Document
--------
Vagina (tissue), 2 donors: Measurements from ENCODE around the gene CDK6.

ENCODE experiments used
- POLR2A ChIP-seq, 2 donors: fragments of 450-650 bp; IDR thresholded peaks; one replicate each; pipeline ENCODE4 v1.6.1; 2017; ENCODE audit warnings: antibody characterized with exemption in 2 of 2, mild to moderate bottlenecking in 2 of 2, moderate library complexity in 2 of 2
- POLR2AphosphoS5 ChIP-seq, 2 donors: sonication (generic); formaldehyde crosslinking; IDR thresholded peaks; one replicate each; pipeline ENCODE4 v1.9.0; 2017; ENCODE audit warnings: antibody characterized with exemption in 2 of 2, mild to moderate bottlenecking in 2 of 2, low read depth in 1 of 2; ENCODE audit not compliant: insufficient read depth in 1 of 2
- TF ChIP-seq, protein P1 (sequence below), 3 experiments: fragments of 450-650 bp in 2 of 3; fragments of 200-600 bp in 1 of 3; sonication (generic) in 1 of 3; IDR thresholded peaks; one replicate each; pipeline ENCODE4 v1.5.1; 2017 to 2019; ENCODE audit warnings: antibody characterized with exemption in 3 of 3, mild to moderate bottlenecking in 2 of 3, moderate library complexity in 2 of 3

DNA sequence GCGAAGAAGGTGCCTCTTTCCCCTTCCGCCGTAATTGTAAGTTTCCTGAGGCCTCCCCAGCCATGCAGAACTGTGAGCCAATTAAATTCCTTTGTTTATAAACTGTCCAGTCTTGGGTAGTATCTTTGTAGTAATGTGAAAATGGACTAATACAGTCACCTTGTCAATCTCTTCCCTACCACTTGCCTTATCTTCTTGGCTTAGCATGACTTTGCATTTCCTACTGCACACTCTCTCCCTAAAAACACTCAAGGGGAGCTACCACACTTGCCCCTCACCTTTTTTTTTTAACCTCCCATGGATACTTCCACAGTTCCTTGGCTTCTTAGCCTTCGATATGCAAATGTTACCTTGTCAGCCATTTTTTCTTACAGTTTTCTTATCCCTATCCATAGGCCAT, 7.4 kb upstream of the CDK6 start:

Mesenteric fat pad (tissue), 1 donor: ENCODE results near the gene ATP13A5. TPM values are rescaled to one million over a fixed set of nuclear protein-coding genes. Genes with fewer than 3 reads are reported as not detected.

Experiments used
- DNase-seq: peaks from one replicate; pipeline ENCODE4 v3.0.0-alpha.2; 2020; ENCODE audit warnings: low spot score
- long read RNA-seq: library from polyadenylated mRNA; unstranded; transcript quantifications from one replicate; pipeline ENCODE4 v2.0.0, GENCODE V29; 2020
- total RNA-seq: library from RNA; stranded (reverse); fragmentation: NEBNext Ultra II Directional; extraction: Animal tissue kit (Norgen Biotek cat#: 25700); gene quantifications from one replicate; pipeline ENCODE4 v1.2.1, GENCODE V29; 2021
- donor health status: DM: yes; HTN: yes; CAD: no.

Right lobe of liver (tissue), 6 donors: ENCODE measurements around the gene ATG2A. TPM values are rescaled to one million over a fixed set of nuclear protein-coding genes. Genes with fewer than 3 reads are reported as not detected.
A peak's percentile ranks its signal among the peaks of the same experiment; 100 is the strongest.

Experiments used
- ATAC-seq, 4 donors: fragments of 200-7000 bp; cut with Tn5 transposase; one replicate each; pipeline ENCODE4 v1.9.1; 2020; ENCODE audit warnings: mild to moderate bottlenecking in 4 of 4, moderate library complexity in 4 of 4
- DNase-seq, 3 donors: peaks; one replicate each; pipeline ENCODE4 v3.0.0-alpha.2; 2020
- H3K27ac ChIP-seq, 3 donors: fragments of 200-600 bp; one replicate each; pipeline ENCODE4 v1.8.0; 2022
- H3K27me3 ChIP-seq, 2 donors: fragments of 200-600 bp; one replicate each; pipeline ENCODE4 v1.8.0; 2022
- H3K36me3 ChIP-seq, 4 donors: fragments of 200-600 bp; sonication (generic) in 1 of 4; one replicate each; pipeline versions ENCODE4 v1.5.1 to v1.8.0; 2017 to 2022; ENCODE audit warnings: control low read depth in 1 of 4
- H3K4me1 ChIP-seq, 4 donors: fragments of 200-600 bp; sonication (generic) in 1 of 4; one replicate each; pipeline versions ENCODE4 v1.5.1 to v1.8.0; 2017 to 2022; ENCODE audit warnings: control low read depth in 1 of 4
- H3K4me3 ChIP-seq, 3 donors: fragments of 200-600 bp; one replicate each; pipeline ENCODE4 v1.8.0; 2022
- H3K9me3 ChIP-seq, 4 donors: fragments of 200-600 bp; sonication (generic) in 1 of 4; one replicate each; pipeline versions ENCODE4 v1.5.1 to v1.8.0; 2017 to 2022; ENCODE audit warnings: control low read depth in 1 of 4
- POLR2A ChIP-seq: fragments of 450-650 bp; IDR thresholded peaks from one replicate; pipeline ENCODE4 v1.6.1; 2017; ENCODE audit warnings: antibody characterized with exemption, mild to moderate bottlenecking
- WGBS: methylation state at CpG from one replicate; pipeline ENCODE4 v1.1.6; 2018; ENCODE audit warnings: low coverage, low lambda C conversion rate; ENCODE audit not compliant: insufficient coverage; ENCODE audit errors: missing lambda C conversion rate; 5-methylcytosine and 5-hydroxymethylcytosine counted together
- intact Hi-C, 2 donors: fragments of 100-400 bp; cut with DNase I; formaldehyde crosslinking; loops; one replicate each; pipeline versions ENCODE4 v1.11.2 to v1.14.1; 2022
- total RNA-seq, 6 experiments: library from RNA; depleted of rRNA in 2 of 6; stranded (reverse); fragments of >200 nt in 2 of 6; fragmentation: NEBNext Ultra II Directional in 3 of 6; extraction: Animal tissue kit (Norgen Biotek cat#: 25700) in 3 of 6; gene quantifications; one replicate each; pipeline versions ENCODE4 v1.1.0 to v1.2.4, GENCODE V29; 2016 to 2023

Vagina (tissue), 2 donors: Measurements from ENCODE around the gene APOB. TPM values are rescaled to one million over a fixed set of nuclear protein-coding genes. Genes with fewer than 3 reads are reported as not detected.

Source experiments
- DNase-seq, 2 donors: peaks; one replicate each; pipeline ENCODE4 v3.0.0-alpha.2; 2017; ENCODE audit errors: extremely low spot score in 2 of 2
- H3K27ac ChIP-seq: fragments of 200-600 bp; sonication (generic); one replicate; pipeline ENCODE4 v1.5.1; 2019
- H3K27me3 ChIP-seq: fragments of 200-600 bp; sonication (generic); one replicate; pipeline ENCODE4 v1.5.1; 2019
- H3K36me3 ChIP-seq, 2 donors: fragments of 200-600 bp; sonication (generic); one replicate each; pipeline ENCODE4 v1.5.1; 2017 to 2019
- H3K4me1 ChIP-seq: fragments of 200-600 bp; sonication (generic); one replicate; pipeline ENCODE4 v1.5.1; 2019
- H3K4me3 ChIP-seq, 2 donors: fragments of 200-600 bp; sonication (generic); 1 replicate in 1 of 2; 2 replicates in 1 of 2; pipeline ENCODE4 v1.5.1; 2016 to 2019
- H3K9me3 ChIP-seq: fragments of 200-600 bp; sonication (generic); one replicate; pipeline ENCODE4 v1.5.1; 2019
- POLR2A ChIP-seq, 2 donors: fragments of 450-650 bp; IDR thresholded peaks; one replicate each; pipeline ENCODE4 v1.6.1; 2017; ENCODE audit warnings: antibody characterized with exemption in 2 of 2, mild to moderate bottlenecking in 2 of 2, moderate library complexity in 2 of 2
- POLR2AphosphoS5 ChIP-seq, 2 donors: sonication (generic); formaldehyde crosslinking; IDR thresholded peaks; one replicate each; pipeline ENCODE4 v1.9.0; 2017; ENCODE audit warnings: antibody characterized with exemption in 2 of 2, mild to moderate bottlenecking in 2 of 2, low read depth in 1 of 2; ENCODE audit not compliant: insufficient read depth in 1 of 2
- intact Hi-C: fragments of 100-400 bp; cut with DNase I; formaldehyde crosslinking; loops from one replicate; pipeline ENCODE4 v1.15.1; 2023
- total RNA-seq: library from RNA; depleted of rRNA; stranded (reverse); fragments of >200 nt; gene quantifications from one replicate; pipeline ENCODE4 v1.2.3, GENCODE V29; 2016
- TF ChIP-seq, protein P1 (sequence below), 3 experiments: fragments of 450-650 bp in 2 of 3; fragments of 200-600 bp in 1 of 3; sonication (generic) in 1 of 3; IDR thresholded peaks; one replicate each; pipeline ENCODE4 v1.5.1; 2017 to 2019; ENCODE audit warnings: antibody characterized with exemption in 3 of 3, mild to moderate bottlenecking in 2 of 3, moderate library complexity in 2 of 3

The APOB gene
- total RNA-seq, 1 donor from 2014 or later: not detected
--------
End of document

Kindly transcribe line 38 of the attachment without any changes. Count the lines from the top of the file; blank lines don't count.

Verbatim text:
- POLR2AphosphoS5 ChIP-seq, 2 donors: sonication (generic); formaldehyde crosslinking; IDR thresholded peaks; one replicate each; pipeline ENCODE4 v1.9.0; 2017; ENCODE audit warnings: antibody characterized with exemption in 2 of 2, mild to moderate bottlenecking in 2 of 2, low read depth in 1 of 2; ENCODE audit not compliant: insufficient read depth in 1 of 2